-D K Hari
Just before the Kurukshetra battle, Kunti tied a Raksha Bandhan on her grandson, Abhimanyu’s wrist. Shachi, the wife of Indra, tied a rakhi on her husband before he undertook the battle against the asura King Mahabali. When Lord Krishna was attacked repeatedly by Kamsa and his allies, Yashoda (Krishna’s mother) tied a sacred thread on him as protection. And later, during the battle between Krishna and Shishupala, Draupadi tore a strip from her saree, and tied it around Krishna’s bleeding finger.
Since millennia, women in India have been regarded as the embodiment of strength (shakthi). Harken the story of Savitri who argued with Yama, the Lord of Death, and brought her husband back to life. A woman is blessed with sankalpa shakthi, the power of will and determination. It is with this power, shakthi, that a woman protects. On Raksha Bandana of yore, a woman would take a vow to protect her brother by tying a sacred thread on his wrist. And as the above and other stories have reflected, this bandhana (bond) is not reserved for brothers and sisters. It encompasses every relationship of a woman – be it a spouse, child, or grandson.
Goddess Lakshmi ties a bond
It is said that strength cannot be physical prowess only. The greatest strength comes from one’s inner landscape – that of feelings, emotions, intellect, and will. If one loses inner strength then outward physical strength is of little consequence. Our ancients believed women possessed all these strengths.
In earlier times, akshada, unbroken rice, was rolled into a longish piece of cloth, which was used as a band to tie. The string is tied as a guard against ill health, evil eye, and generally for protection. This is called as Rakshai. Today, the rice and thread have traversed a different journey – one that has been colorful, with different shapes, sizes, some with cartoons, while others with gold pattas. Yet the sentiment remains timeless. That of loyalty, protection, love, and affection.
The festival, Raksha Bandhan falls in the auspicious month of Shravana and symbolises mutual protection and celebration. The sister ties the string on her brother. It is not just the brother who promises to protect her, but the sister also prays for the welfare, well-being, and protection of the brother. It is a mutual bond between them . The Puranas say that Goddess Lakshmi approached Maharaja Bali with a rakhi. The Goddess was distraught since Lord Vishnu had agreed to Bali’s request to stay in Patala Loka. As the Raksha Bandhan custom demands, Bali asked Lakshmi, his sister, what she wanted. And the Goddess asked for Vishnu to return to Vaikuntha.
To protect their kingdoms…
History is peppered with stories of courageous women who sent a rakhi to their enemies to protect their husbands and kingdoms.
Alexander’s wife and King Pururuva
Alexander’s wife, known as Roxana in Greek and Roshanak in the North West of India, sent a Rakshai, to King Pururuva, requesting Puru not to kill Alexander.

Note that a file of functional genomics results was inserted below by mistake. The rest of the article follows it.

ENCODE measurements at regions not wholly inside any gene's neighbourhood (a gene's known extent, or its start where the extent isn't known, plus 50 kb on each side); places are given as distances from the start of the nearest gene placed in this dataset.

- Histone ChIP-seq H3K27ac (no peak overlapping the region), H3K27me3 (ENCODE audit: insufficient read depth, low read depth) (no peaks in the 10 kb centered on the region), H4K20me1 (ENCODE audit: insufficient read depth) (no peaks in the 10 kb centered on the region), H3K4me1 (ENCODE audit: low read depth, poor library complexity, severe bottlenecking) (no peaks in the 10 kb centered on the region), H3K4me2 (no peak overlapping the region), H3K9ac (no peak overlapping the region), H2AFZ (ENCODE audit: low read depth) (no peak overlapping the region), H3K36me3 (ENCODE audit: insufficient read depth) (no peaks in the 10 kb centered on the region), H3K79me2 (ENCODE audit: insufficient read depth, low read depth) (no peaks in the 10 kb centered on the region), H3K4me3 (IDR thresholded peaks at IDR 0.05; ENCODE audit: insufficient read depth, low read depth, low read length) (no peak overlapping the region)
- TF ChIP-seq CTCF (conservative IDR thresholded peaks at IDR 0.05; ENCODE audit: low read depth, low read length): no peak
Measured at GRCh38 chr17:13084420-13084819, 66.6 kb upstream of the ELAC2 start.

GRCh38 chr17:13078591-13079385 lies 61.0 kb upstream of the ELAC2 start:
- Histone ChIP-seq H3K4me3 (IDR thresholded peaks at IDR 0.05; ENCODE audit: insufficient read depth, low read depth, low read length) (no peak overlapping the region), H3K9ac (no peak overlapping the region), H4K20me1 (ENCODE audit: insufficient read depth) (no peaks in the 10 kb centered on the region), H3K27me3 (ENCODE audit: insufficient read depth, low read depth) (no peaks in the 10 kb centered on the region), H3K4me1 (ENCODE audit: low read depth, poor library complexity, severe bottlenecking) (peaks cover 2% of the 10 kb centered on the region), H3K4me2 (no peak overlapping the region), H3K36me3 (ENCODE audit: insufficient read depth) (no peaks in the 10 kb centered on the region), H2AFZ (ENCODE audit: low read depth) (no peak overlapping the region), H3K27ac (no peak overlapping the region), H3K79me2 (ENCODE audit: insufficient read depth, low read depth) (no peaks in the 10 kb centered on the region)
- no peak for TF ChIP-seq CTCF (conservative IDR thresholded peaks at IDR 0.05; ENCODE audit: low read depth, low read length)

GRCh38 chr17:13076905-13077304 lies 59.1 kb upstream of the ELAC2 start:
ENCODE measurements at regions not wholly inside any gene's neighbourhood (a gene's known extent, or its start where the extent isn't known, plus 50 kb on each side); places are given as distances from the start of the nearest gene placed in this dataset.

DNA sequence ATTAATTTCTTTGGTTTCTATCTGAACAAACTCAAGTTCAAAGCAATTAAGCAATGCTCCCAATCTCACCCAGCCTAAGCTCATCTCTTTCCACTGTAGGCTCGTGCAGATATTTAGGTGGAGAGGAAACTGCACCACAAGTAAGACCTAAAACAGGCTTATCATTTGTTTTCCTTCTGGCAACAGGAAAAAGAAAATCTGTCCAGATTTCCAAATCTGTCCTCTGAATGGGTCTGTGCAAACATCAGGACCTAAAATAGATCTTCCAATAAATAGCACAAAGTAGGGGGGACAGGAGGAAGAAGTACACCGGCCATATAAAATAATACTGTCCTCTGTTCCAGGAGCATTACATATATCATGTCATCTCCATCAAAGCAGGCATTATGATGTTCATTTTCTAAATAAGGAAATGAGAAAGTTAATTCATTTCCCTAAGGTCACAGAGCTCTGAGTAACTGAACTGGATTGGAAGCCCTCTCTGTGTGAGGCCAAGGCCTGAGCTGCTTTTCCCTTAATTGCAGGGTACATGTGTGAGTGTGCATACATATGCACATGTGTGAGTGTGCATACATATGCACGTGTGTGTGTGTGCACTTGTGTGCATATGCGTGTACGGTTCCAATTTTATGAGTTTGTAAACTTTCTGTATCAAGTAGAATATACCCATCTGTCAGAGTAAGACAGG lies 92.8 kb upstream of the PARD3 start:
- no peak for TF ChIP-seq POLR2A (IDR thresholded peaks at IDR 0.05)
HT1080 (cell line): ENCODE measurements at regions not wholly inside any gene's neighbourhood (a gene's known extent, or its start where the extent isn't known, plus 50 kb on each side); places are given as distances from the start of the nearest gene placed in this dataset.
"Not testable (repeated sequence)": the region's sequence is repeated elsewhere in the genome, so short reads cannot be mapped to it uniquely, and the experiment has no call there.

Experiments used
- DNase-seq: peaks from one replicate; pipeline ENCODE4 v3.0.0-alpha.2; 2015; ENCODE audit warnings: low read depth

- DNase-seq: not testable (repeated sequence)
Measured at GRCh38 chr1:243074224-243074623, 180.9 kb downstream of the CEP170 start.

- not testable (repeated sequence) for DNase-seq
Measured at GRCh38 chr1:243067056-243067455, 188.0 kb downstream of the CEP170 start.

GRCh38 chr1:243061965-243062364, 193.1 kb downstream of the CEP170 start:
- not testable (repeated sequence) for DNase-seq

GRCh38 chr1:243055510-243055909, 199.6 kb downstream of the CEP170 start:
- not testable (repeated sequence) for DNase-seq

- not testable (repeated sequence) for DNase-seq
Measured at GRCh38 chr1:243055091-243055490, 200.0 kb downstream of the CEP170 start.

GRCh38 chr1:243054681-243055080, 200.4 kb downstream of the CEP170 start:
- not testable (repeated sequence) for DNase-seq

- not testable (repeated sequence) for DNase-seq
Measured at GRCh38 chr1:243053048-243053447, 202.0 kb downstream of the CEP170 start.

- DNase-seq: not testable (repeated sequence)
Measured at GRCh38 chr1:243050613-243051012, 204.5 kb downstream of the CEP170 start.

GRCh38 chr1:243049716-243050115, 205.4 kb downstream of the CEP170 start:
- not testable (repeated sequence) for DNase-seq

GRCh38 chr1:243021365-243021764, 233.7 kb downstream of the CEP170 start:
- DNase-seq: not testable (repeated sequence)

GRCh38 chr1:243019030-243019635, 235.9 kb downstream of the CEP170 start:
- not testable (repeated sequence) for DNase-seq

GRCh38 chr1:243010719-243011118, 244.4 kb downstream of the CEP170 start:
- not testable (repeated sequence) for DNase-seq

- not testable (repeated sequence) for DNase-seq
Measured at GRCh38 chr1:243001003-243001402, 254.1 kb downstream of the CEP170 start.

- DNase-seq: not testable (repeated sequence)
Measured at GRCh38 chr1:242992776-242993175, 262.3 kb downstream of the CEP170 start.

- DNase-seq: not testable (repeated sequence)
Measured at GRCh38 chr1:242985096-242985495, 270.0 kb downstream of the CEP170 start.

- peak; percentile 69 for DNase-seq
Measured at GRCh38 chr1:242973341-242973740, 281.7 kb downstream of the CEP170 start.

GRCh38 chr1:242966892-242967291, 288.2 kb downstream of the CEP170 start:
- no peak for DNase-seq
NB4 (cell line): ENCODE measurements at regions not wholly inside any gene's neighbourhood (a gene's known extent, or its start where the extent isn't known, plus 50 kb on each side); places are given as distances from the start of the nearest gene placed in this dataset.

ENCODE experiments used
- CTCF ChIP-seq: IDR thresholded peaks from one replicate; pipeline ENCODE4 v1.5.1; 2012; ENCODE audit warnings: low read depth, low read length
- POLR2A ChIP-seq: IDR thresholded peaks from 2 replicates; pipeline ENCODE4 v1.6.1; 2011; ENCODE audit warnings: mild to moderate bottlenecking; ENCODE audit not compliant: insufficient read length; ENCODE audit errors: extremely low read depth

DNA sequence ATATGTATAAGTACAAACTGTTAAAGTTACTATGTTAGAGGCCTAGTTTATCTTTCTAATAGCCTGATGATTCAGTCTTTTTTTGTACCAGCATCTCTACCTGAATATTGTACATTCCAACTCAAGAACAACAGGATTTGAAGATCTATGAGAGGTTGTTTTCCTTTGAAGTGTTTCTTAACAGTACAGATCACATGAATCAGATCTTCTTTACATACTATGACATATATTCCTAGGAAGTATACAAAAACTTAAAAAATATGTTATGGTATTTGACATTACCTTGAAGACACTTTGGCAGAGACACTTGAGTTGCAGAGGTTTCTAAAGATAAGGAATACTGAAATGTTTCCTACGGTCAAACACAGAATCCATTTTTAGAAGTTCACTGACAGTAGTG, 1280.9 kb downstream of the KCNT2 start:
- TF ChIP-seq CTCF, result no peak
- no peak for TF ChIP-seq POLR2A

Rani Karnavati and Mughal King Humayun
Rani Karnavati, the widowed Rajput Queen of Chittor, Rajasthan, sent a bracelet as a Rakshai to the Mughal King Humayun in the year 1535 CE. She sought help against the Sultan of Gujarat, Bahadurshah, who wanted to capture the Chittor Fort.
Maharani Jindan and Maharaja Ranjit Singh
Maharaja Ranjit Singh, was the king of the Sikh empire, who ruled from Lahore. His wife, Maharani Jindan, in order to encourage interfaith ties, sent a Rakshai to the Hindu King of Nepal, Jang Bhaadur, in 1849.
This bandhan was later honoured by the Nepal King, when he gave refuge to Maharani Jinda, after the downfall of the Sikh Empire against the British.
Of animals & communities
Interestingly, this bond of love and protection is extended to animals in Odisha. Here Raksha Bandhan is celebrated as Gamha Purnima. On this day the domesticated cows and bulls are worshipped. The cow is given a traditional bath early in the morning and a garland made of fresh flowers is put around its neck. Thus we see that Raksha Bandhan bond was mutual between humans and animals (pashu), epitomizing love and respect for every being in the circle of life.
Raksha Bandhan was also celebrated to wipe away feelings of caste and class.
Brahmins used to tie rakhi to Kshatriyas and other varnas. During the independence struggle, Rabindranath Tagore made Raksha Bandhan popular to create a bond of brotherhood and sisterhood between different communities. This bond was further reinforced when the British forcibly split Bengal in 1923.
Raksha Bandhan also features in one of Rabindranath Tagore’s famous poems:
“The love in my body and heart
For the earth’s shadow and light
Has stayed over years.
With its cares and its hope it has thrown
A language of its own
Into blue skies.
It lives in my joys and glooms
In the spring night’s buds and blossoms
Like a Rakhi-band
On the future’s hand.”
Thus this ancient tradition revelled in the celebration of a powerful bond. Now that we’ve come this far, are the mithias and gifts ready?